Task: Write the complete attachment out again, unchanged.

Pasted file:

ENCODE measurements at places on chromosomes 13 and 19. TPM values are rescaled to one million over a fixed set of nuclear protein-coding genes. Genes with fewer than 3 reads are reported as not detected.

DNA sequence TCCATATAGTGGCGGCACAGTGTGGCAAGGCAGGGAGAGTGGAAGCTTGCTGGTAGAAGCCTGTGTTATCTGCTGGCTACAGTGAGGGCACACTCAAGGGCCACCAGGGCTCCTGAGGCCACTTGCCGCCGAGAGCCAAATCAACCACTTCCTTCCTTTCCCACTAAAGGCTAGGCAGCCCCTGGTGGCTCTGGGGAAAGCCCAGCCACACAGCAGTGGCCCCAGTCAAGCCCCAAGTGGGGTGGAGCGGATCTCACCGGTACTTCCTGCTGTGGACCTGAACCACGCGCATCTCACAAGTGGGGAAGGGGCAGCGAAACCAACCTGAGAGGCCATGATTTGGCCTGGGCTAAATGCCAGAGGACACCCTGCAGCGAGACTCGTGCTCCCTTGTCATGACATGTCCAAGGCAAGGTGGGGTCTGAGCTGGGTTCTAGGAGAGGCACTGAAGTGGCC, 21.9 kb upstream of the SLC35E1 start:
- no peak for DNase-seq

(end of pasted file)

ENCODE measurements at places on chromosomes 13 and 19. TPM values are rescaled to one million over a fixed set of nuclear protein-coding genes. Genes with fewer than 3 reads are reported as not detected.

DNA sequence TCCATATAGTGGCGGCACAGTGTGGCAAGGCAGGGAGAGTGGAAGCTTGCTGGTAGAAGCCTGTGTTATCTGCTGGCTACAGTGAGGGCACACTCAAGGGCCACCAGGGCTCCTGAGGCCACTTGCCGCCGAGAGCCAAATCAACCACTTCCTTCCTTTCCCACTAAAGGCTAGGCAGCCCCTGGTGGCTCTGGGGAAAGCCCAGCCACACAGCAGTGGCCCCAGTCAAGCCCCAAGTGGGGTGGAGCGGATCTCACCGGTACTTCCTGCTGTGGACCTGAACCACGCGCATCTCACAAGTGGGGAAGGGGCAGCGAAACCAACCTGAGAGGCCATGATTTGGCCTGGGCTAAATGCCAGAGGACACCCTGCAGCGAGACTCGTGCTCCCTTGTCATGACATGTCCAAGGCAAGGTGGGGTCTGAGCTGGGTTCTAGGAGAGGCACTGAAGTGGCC, 21.9 kb upstream of the SLC35E1 start:
- no peak for DNase-seq